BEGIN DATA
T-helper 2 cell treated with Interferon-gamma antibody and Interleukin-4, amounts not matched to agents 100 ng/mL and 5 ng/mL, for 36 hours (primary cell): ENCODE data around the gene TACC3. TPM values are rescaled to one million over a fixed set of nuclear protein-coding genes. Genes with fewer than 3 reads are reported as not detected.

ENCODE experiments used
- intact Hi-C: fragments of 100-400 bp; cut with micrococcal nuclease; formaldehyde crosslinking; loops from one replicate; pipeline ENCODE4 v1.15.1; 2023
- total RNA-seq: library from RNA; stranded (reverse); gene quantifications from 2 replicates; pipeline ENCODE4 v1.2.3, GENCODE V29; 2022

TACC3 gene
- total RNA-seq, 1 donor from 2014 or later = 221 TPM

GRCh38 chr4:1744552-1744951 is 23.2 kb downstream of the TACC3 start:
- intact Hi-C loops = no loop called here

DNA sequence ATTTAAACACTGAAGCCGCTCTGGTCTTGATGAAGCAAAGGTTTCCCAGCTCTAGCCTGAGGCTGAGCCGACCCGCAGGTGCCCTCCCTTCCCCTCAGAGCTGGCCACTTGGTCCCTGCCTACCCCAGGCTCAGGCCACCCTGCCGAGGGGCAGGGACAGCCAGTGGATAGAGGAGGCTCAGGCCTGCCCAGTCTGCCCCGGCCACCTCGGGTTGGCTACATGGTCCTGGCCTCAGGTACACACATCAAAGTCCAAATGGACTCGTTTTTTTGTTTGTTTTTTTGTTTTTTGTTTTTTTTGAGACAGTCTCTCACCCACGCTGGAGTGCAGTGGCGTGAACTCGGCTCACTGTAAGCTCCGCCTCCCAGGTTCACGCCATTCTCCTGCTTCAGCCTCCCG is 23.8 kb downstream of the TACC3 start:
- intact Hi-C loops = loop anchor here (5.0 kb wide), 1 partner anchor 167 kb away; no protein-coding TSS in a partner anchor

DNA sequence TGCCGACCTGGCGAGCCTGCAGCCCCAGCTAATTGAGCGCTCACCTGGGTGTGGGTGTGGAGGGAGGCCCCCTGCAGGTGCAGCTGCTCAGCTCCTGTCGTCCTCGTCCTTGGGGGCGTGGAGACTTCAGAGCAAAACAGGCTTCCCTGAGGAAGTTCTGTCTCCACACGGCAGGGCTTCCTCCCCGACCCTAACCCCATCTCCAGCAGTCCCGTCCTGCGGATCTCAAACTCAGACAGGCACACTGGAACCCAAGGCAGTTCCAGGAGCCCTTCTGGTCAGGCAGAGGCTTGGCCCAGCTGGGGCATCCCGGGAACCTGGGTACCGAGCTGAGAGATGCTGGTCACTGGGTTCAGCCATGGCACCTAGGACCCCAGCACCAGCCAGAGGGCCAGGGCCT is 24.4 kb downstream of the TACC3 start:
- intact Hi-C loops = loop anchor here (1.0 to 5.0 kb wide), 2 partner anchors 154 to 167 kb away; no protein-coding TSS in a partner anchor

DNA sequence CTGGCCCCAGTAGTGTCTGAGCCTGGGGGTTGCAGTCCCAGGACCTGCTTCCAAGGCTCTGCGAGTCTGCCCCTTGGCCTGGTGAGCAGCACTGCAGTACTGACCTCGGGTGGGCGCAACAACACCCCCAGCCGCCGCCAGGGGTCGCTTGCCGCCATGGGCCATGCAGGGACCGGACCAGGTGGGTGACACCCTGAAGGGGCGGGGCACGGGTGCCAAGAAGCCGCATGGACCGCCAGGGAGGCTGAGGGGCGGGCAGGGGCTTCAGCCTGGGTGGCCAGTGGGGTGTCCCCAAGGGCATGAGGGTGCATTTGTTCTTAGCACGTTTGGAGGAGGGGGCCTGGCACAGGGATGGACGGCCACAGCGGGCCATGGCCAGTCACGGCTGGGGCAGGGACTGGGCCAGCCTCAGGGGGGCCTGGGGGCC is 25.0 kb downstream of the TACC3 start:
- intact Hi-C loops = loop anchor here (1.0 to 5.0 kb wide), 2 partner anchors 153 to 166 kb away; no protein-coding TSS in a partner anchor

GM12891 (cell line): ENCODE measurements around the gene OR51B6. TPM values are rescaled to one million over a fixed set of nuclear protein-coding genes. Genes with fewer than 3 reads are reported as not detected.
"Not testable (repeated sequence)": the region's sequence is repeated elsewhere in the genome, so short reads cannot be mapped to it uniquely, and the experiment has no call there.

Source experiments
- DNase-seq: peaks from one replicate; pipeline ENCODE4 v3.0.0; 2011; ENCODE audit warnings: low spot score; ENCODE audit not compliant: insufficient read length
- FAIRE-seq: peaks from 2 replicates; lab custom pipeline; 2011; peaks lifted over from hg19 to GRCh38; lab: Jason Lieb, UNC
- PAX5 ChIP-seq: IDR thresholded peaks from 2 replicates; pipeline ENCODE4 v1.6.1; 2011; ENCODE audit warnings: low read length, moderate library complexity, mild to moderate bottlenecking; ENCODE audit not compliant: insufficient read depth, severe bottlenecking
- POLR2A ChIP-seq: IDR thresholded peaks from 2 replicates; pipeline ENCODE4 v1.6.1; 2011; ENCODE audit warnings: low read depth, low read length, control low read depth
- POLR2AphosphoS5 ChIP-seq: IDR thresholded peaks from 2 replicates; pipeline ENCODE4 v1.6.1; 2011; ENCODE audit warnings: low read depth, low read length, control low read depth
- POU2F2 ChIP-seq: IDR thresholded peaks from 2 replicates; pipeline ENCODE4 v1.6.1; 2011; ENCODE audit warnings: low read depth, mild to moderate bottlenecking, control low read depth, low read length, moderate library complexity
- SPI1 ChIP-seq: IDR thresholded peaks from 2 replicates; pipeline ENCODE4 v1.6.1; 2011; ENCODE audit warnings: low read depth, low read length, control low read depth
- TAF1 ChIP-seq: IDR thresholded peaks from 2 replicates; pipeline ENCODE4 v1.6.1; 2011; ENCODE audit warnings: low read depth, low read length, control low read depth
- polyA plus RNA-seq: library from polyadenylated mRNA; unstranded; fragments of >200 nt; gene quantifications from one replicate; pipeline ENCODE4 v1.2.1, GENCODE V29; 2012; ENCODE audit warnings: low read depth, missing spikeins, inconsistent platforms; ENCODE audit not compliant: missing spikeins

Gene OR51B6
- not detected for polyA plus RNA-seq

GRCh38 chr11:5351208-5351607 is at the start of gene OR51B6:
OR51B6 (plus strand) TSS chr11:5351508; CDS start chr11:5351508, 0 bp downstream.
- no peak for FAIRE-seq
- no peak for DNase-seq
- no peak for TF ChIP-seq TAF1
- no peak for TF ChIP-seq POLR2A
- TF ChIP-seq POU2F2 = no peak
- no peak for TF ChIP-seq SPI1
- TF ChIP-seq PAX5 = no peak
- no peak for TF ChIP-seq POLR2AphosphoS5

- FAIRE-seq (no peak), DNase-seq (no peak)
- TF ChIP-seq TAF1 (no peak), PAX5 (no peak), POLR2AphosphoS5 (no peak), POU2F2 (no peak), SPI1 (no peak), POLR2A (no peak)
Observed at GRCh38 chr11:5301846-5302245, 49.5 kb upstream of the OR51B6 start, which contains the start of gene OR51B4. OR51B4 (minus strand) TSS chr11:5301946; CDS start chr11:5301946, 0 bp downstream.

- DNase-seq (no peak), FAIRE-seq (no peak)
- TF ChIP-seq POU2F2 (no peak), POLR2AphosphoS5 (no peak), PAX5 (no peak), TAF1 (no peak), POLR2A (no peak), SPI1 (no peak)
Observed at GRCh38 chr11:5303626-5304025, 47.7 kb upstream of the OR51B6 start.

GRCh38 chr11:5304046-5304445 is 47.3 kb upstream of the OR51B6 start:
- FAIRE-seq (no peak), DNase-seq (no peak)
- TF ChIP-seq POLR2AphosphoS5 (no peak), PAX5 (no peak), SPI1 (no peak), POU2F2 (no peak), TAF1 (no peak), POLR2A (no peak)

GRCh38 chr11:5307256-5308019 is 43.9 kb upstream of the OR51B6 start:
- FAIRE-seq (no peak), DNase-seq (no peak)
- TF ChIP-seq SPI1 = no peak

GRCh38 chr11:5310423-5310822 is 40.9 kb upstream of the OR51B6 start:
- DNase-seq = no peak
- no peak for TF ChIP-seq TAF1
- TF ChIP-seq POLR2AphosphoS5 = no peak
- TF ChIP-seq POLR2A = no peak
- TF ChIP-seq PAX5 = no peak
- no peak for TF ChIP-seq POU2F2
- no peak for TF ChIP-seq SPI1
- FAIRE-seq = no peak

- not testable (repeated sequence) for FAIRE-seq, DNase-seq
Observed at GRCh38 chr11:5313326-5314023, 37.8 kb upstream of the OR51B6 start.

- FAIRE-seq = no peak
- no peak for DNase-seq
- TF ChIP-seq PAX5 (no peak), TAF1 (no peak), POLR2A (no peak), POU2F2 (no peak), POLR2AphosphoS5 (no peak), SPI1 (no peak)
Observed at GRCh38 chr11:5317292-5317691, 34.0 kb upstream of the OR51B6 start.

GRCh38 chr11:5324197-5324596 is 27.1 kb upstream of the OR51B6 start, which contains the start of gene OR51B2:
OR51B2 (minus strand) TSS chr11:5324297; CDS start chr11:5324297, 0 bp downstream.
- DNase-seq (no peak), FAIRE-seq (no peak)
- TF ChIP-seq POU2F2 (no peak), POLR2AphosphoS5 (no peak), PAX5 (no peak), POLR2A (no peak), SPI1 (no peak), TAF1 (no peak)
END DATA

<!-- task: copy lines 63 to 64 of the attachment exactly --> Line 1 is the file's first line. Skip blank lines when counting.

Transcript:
- no peak for DNase-seq
- TF ChIP-seq PAX5 (no peak), TAF1 (no peak), POLR2A (no peak), POU2F2 (no peak), POLR2AphosphoS5 (no peak), SPI1 (no peak)